SUVA, Fiji, 24 January 2012/ FT: FIJI will benefit from nine of the 26 fisheries projects that have been allocated a budget of EUR3 million ($F6.9m) under the ACP Fish II Programme.

The projects for the Pacific region will see Fiji specifically develop subsidiary legislation to implement fisheries legislation.

At present under implementation is a standard national monitoring control and surveillance operations manual in Fiji, Cook Islands, Niue, Tonga and Vanuatu.

The African Caribbean Pacific Group of States Fish II programme (ACP Fish II) in a statement says this manual is intended to be a reference document designed to guide monitoring control and surveillance (MCS) officers in the performance of their duties.

In the statement, the ACP Fish II said illegal, unreported, unregulated (IUU) fishing and other activities that undermined) fisheries management frameworks had the potential to "significantly erode the benefits to pacific island people associated with the harvest of oceanic fisheries".

It was also revealed that the Suva port hosted close to 150, mostly, long-line fishing vessels, of which 50 per cent are licensed to fish in Fiji waters.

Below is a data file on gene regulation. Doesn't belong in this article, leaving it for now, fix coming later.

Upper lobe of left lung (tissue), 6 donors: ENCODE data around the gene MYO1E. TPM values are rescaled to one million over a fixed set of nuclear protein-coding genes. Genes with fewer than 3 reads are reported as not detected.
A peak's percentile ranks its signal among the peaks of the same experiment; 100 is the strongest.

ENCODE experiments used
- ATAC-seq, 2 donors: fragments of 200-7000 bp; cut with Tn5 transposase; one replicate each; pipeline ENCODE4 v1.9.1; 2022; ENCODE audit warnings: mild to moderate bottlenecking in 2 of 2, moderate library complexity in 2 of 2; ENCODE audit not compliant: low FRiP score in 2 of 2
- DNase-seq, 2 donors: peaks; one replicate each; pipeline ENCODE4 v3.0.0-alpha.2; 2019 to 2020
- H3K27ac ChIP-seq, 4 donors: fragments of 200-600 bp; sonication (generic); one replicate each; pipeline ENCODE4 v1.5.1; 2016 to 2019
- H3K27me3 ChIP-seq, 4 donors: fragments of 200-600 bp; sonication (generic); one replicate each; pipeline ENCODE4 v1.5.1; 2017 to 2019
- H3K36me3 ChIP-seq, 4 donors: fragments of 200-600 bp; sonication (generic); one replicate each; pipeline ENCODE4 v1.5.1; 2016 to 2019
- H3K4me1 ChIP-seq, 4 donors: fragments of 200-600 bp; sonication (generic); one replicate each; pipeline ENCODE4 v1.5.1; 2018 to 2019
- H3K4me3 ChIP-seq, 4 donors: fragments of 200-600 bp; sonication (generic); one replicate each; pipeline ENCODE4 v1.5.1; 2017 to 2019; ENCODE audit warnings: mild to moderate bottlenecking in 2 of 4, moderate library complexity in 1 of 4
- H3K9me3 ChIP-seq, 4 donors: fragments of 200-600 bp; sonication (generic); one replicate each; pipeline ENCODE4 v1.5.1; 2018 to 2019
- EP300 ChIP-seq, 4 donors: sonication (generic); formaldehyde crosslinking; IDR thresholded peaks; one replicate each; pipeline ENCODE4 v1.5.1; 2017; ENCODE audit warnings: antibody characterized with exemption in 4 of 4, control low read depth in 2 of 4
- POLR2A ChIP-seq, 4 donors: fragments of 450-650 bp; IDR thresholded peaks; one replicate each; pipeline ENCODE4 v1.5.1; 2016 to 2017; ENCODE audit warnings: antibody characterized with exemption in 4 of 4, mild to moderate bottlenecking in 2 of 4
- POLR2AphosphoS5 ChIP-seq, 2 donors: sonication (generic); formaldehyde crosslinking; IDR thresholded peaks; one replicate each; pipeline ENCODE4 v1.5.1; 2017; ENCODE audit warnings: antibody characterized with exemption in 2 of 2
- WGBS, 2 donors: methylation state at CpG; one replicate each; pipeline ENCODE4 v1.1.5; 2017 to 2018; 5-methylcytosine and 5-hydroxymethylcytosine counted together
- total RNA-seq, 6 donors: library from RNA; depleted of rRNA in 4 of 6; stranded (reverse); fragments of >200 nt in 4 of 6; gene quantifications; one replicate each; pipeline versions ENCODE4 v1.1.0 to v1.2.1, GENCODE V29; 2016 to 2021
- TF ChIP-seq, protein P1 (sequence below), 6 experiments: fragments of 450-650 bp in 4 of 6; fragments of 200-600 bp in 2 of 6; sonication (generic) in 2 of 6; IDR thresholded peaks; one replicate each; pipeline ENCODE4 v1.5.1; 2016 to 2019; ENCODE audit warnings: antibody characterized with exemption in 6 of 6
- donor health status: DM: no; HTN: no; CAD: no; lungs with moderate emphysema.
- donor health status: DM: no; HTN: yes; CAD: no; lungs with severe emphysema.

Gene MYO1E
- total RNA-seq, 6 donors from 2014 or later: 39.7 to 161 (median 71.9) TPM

"Recorded catches from this domestic fleet have increased from around 5000 tonnes in 1998 to 16,472 tonnes in 2002, of which 74 per cent was taken in the Fijian EEZ (exclusive economic zone)," the ACP Fish II stated.

It said a significant volume of tuna was transhipped in Fiji by foreign vessels, and in particular Taiwanese long-liners.

It added the subsistence fishery targeted mainly finfish, beche-de-mer, octopus, seaweed, lobster, mud crab, and various bivalve molluscs.

"These resources make a large contribution to domestic food supplies. It has recently been estimated that 50 per cent of all rural households are involved in some form of subsistence fishing and that about 22,000 tonnes of fish are landed each year.

"It is also estimated that around 1000 vessels and 2500 fishers participate in coastal commercial fishery. It is further estimated that 9320 tonnes of finfish and non-finfish – invertebrates and plants – were harvested by this component of the fishery.

"It is in this precise context that the ACP Fish II Program is implemented with a view to helping the states manage their resources better, so that fisheries continue to play these important aforementioned roles, in an international context marked by a mobilisation to fight against poverty and improve food security," it stated.

(Pictured: A significant volume of tuna was transhipped in Fiji by foreign vessels, and inparticular Taiwanese long-liners/ Jai Prasad)

– Timoci Vula, The Fiji Times